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  • Writer's pictureDaniel Goelzer

For Audit Partners, Adverse ICFR Opinions May be a Career Hazard

An academic study finds that an adverse opinion on the effectiveness of a company’s internal control over financial reporting (ICFR) may not just raise investor concerns about the reliability of the company’s financial reporting. It may also lead to the demotion of the engagement partner.

Section 404(b) of the Sarbanes-Oxley Act requires larger public companies to obtain an opinion from the company’s financial statement auditor on the effectiveness of the company’s ICFR. ICFR is ineffective when there are one or more material weaknesses in the company’s controls. Investor advocates generally assert that ICFR opinions provide valuable information concerning the reliability of a company’s financial reporting. Some critics of the profession have argued that material weaknesses are, however, under-reported because auditors face pressures not to issue adverse ICFR opinions. See Do Audit Committees Shun Accounting Firms That Uncover Material Weaknesses?, August 2019 Update.

How Do Audit Firms Treat Partners Who Issue Adverse Internal Control Opinions?, by Ashleigh L. Bakke (University of Kansas). Elizabeth N. Cowle (Colorado State University), Stephen P. Rowe (University of Arkansas), and Michael S. Wilkins (University of Kansas), seems to lend additional support to these concerns. The authors reviewed audit partners and their publicly traded clients with audit opinions filed from January of 2017 through December of 2020. They find that –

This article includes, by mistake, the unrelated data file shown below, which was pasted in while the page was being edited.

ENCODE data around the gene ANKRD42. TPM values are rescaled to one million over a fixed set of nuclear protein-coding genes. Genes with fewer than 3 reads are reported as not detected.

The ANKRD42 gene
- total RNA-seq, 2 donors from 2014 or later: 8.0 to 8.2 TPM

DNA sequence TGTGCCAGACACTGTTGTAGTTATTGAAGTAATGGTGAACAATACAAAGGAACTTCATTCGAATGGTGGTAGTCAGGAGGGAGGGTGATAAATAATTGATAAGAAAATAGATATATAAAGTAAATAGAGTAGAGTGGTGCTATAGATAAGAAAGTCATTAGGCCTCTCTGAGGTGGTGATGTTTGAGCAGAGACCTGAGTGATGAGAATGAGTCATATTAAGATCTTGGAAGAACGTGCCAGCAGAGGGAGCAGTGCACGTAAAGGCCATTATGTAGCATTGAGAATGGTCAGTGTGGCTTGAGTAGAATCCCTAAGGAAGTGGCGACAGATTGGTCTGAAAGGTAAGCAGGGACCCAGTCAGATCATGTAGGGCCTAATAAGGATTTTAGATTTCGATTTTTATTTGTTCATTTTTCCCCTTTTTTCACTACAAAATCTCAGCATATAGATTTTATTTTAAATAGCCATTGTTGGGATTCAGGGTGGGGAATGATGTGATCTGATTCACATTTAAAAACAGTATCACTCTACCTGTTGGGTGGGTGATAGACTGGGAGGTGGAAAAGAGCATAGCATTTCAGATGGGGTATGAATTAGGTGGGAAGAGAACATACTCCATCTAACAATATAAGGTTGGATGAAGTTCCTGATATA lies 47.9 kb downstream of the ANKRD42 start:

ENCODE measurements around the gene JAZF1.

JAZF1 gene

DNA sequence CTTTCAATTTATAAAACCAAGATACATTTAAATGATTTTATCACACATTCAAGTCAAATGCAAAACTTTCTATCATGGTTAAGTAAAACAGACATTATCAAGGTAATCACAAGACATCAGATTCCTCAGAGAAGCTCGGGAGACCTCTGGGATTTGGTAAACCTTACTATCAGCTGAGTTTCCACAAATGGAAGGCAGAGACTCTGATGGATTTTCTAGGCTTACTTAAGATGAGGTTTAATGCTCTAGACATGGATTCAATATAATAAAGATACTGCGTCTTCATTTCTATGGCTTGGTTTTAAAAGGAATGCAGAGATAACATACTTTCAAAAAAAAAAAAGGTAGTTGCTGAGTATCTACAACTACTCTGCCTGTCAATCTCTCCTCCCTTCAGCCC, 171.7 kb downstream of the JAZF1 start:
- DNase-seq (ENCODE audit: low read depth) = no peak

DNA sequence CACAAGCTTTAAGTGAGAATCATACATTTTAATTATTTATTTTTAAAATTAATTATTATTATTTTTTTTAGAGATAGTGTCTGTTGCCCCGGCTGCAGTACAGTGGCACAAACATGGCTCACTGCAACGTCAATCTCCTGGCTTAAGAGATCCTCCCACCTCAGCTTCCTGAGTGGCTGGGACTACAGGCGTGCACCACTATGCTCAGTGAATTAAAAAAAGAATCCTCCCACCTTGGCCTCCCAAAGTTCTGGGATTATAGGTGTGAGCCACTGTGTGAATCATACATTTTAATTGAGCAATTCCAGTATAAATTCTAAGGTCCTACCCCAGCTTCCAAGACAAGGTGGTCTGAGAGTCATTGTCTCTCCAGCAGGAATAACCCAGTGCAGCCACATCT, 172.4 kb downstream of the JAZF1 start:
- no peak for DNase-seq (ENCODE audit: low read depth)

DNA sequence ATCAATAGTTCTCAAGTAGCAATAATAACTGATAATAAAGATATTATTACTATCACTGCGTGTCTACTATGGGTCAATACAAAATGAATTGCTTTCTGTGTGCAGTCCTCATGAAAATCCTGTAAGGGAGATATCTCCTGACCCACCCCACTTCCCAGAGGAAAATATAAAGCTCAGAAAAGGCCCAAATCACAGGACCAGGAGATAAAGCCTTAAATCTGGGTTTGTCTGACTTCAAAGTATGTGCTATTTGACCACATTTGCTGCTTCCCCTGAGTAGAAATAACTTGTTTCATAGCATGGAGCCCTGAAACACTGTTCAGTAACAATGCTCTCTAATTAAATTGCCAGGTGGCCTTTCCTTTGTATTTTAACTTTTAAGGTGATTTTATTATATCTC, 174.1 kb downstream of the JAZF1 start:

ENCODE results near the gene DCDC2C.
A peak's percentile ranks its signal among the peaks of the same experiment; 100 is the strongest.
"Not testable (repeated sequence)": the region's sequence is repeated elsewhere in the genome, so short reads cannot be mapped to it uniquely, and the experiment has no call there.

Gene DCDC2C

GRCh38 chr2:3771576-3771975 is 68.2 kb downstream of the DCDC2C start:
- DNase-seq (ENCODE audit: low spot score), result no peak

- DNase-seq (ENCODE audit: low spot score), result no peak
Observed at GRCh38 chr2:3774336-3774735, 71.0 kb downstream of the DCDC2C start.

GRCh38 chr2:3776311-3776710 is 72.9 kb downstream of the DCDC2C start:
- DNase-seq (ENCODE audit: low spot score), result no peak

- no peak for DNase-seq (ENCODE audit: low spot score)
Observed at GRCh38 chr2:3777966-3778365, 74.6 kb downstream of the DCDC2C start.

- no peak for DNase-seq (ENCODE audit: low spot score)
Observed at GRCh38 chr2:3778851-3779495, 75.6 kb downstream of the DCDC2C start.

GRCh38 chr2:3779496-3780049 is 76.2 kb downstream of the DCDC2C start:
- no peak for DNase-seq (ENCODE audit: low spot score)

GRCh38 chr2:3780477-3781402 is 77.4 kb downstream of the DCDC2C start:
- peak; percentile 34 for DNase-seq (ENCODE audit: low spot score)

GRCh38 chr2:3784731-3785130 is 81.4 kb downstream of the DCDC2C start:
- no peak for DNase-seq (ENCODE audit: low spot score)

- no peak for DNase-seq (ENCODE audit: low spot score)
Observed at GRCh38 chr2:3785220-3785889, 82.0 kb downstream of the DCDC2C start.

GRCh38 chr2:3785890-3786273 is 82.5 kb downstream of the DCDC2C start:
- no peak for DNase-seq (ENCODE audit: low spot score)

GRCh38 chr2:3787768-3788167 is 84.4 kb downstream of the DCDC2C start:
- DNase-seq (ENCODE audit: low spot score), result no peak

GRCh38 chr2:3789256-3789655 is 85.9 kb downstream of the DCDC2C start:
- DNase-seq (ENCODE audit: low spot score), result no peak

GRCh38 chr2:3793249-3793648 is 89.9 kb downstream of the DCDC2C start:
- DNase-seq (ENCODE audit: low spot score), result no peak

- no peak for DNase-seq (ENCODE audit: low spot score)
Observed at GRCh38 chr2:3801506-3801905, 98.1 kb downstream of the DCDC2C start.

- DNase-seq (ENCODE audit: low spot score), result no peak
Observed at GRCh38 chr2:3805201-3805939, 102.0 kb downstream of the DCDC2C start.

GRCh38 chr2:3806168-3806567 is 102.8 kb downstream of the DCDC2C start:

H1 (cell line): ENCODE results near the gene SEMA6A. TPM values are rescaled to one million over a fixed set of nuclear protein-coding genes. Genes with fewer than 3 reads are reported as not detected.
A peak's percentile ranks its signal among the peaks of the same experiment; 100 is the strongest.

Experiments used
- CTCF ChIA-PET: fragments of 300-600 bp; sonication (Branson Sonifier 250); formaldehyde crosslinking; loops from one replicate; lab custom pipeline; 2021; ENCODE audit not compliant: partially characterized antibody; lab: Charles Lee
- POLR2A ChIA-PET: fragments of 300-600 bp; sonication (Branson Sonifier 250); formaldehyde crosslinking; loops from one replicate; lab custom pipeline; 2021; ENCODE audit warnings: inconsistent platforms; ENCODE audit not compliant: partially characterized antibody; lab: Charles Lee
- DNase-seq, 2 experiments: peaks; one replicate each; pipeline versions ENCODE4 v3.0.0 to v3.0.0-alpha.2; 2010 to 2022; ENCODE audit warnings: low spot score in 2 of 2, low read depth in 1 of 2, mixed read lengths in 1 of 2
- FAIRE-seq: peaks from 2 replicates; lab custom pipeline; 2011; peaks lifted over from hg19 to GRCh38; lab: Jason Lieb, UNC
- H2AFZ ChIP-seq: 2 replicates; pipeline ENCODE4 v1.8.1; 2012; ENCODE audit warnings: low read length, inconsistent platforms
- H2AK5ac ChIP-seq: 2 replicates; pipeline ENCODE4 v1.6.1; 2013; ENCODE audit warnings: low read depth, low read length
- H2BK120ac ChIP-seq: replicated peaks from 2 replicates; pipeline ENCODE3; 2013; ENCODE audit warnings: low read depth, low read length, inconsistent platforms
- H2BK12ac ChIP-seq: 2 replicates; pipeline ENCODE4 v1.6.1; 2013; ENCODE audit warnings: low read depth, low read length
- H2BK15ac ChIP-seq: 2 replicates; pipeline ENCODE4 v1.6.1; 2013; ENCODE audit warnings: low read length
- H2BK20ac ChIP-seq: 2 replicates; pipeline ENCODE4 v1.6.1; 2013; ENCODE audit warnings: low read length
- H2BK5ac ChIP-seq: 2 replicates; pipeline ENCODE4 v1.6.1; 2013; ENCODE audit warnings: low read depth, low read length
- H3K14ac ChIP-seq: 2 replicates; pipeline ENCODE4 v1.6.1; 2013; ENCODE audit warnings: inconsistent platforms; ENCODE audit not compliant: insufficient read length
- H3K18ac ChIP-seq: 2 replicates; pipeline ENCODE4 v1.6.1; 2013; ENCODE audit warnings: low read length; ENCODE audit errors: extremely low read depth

“[A]udit firms are significantly more likely to remove a partner from a continuing engagement when the partner issued an adverse ICO [internal control opinion] to any of their clients in the previous year. More importantly, we find that individual partners issuing adverse ICOs experience unfavorable changes in their client portfolios in the form of lower fees and less prestigious client assignments. * * * Our results are consistent with audit partners experiencing negative consequences when they issue opinions that strain auditor-client relations, even though these opinions provide valuable information to capital market participants and are not likely to reflect lower audit quality.”

The authors conclude with the observation that their “findings suggest a potential ‘root cause’ for why material weaknesses may be underreported.”

It is difficult to gauge the extent to which the possible career impacts this study reports actually affect auditor behavior. However, audit committees may want to bear the study’s findings in mind when they are confronted with situations in which the company’s ICFR contains one of more significant deficiencies that do not, in the view of management and the auditor, rise to the level of material weaknesses. Audit committees should be alert to the possibility that career considerations could influence the auditor’s views regarding control effectiveness.

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